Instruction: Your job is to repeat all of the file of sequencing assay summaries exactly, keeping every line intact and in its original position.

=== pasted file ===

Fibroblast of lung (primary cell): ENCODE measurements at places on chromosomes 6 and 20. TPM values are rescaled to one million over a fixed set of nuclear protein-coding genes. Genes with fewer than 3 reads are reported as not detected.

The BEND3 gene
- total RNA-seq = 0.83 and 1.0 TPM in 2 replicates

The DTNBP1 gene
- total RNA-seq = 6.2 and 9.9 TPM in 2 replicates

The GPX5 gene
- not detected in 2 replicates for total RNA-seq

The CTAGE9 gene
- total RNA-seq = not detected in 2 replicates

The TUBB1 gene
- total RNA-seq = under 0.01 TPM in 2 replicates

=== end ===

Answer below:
Fibroblast of lung (primary cell): ENCODE measurements at places on chromosomes 6 and 20. TPM values are rescaled to one million over a fixed set of nuclear protein-coding genes. Genes with fewer than 3 reads are reported as not detected.

The BEND3 gene
- total RNA-seq = 0.83 and 1.0 TPM in 2 replicates

The DTNBP1 gene
- total RNA-seq = 6.2 and 9.9 TPM in 2 replicates

The GPX5 gene
- not detected in 2 replicates for total RNA-seq

The CTAGE9 gene
- total RNA-seq = not detected in 2 replicates

The TUBB1 gene
- total RNA-seq = under 0.01 TPM in 2 replicates